UFR 4-06 Test Case
Swirling diffuser flow
Underlying Flow Regime 4-06 © copyright ERCOFTAC 2004
Brief description of the study test case
The geometry of the conical diffuser with key dimensions identified is illustrated in Figure 3 where a section is taken along the diffuser centre line.
Figure 3 Section Through the Centreline of the Conical Diffuser
As can be seen from Figure 3, the inlet section to the diffuser is 0.26m in diameter and this section extends for 0.025m upstream of the entry to the diffuser which has a 20° included angle and an area ratio of 2.86. The diffuser discharges to atmosphere and the downstream diameter of the diffuser is 0.44m.
The fluid simulated was air and the kinematic viscosity, v, specified was 1.5e-5m2/s. The average axial velocity at the inlet was 11.6m/s (U0). The corresponding Reynolds number (U0D/v) was 202,000. The tangential velocity distribution at inlet approximated that of a forced vortex, with a swirl number of order 0.35 based on the ratio of tangential momentum to axial momentum. This corresponds to a rather moderate degree of swirl.
The assessment quantities by which the success or failure of the CFD calculations were judged include velocity, Reynolds stress, turbulent kinetic energy, wall shear stress and static pressure coefficient measurements.
Test Case Experiments
Details of the test case experiments can be found on the ERCOFTAC database and hence only an overview summary is provided here. Figure 4 illustrates the experimental set-up.
A rotating swirl generator with diameter 0.26m and including a honeycomb screen at its inlet to generate the swirl is located upstream of the conical diffuser. The dimensions and specifications of the conical diffuser are the same as those used as the test case CFD study (section 3) and shown in Figure 3.
Hot wire velocity measurements were carried out using a single wire probe for the mean quantities and an X-wire probe for the turbulence quantities. Static pressure measurements were recorded using wall taps. Measurements were recorded at seven stations along the diffuser. With the diffuser inlet defined as x=0mm, the stations were located at x=25mm, 50mm, 100mm, 175mm, 250mm, 330mm and 405mm downstream of the inlet. Specific quantities included:
Velocity measurements: Profiles perpendicular to the diffuser wall of first order moments from wall to center line, /U0, /U0, second order moments, Reynolds stresses, turbulent kinetic energy (deduced), wall stream line angle and distribution of wall shear stress
Pressure measurements: Distribution of the static pressure coefficient
The following measurement errors were identified:
δ (Reynolds stresses) 10%
δ (positions) ± 0.01mm
The flow boundary conditions at the inlet are specified explicitly and in a format to facilitate CFD calculations.
Unless stated otherwise, the description that follows is taken from the work of Armfield et al .
In the work reported by Armfield et al , results were obtained from a 40 x 40 quadrilateral element mesh. Grid independence was checked using 20 x 24 to 40 x 60 grids and the 40 x 40 grid results showed numerical errors in the mean flow quantities of less than 2% and in the near wall peaks of turbulence quantities of less than 6% when compared with those from the finer mesh. The first grid point away from the wall was located at y+ = 50. The solution sensitivity to the location of the first grid point was tested for y+ = 30 to 100 and it was concluded that the solution was insensitive to changes of the first grid point location within this range.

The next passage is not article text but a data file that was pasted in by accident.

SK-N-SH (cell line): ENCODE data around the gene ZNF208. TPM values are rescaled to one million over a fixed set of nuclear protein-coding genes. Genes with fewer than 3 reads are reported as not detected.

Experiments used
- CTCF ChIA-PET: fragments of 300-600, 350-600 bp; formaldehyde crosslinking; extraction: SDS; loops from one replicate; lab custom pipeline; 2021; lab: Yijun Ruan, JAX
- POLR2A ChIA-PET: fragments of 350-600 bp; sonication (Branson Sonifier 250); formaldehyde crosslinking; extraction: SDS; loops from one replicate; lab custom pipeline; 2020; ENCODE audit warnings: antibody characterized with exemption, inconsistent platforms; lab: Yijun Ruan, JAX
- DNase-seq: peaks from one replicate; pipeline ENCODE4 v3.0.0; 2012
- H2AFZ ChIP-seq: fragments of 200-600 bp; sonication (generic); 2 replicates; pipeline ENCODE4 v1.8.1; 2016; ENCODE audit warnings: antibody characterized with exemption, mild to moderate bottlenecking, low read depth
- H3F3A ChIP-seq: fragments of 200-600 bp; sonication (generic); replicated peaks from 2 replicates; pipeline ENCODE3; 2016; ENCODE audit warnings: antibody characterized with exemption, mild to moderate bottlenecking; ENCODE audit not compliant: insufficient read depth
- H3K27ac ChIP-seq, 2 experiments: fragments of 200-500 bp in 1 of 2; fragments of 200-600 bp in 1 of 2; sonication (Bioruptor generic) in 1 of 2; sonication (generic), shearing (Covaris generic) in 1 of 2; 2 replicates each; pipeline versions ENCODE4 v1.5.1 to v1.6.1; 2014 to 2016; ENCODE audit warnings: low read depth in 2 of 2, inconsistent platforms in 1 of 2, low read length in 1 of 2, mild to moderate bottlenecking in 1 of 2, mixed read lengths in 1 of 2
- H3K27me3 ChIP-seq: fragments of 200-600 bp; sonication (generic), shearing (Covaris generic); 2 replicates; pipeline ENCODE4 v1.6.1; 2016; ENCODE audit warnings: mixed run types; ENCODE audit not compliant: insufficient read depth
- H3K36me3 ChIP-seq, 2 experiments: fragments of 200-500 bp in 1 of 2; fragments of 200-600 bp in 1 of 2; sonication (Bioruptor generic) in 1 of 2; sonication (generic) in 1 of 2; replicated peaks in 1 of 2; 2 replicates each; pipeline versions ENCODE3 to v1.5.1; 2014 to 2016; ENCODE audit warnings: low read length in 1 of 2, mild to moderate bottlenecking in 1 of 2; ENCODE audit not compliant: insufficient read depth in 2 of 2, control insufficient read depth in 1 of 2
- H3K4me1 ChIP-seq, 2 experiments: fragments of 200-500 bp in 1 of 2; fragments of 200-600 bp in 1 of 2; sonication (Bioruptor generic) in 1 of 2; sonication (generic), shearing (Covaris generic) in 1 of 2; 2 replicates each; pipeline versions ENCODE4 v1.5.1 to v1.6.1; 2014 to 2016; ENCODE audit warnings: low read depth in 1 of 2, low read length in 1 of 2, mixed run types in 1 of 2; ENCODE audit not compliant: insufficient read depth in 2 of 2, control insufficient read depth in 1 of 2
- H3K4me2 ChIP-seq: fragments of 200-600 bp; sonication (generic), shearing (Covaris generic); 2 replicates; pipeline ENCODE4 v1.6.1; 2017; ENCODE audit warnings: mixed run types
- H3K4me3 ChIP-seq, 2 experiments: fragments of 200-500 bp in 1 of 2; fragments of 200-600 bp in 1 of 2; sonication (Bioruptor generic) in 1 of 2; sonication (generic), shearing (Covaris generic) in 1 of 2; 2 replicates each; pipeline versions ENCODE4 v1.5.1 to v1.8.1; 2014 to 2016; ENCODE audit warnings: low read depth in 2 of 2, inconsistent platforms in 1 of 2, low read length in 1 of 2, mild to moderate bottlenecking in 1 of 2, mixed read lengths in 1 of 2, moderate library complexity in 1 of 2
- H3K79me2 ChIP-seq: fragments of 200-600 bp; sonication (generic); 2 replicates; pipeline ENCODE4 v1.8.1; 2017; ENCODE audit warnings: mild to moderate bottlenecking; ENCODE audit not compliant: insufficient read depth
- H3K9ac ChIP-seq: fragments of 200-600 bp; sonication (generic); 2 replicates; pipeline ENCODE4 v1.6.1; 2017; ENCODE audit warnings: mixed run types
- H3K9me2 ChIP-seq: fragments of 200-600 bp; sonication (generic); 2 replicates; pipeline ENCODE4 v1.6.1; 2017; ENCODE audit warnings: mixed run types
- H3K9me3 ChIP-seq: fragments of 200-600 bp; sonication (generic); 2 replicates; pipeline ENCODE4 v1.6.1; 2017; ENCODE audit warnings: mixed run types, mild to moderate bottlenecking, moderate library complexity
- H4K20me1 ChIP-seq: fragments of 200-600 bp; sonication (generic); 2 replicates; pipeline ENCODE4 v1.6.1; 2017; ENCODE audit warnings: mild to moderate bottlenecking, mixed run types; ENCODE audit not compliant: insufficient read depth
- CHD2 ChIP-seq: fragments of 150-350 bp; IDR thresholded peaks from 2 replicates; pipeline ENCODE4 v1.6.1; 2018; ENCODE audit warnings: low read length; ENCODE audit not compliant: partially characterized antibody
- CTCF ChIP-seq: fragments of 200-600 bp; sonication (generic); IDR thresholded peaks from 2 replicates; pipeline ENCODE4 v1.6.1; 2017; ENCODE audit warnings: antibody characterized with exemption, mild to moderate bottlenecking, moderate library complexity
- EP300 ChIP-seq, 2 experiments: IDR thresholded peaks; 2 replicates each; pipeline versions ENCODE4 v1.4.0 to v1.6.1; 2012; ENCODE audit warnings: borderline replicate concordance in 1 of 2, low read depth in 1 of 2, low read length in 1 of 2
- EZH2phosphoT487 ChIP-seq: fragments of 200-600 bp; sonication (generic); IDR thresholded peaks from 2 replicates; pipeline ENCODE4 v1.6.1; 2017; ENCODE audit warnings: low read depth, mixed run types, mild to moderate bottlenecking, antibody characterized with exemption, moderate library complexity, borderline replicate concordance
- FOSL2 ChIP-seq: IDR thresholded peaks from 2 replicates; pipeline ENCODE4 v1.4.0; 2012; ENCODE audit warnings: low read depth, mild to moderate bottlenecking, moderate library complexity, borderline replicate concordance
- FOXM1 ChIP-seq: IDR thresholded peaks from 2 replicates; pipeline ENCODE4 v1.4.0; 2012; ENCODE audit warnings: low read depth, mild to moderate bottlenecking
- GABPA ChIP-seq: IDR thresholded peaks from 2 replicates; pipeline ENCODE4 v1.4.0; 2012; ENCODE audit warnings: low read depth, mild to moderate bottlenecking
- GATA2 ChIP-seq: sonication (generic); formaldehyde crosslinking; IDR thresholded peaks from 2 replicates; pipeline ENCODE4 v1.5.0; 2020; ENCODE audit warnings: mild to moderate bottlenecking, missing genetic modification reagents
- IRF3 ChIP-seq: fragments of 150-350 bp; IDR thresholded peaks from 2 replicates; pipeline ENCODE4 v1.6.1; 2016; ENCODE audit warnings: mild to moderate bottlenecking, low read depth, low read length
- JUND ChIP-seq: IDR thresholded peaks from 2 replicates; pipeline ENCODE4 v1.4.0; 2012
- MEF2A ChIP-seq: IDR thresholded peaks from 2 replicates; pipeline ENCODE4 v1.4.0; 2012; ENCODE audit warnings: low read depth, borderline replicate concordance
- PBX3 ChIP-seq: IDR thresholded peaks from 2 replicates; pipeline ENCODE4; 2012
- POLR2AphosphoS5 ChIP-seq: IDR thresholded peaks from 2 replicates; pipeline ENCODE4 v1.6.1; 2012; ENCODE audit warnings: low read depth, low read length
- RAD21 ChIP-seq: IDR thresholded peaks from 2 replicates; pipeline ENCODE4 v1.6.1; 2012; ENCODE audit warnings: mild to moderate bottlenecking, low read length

EDF  summarized the findings from a total of eleven simulations of the study test case, however, no details of the individual computational grids used were reported. In some simulations grid independence was checked but in many cases only one grid was employed.
Inlet and Outlet Boundary Conditions
The boundary conditions measured by Clausen et al  and included on the ERCOFTAC database were set at the inlet. The diffuser was assumed to discharge to atmosphere with zero gradients in the axial direction.
The simulations were isothermal, incompressible and steady state.
In the work of Armfield et al  simulation results were obtained using two turbulence models. These were the isotropic k-ε model and an Algebraic Stress Model (ASM). As described by Cho and Fletcher , the ASM makes use of Rodis approximation  where the net transport of Reynolds stress is assumed proportional to the net transport of k (turbulent kinetic energy) with a multiplication factor. Wall echo (or wall reflection) terms account for the increased anisotropy due to the pressure reflection near the wall.
In the summary report of EDF  a total of eleven simulations were carried out and results were obtained with the standard k-ε model (3 entries), the RNG version of this model, the Jones-Launder low-Re version, the k-ω model, two versions of a non-linear k-ε model, an ASM model and the Launder, Reece and Rodi (LRR) Reynolds stress model (2 entries).
Near Wall Modelling
Of the eleven studies reported by EDF  wall functions were used in all cases except the low Re k-ε model and the k-ω model.
In the work of Armfield et al  a cell centred finite volume code was used and it was stated that the QUICK convection discretisation scheme was used (though the equations to which this scheme was applied were not specified) and the SIMPLEC iterative scheme was used to update dependent variables. Further details on these schemes can be found in the Fluent User Guide or alternatively Versteeg and Malalasekera .
For the numerical methods used in the studies reported by EDF  the reader is referred to the proceedings of the Karlsruhe workshop . In general summary most simulations employed finite volume methods with collocated or staggered grids and SIMPLE type algorithms for pressure-velocity coupling.
© copyright ERCOFTAC 2004
Contributors: Chris Carey - Fluent Europe Ltd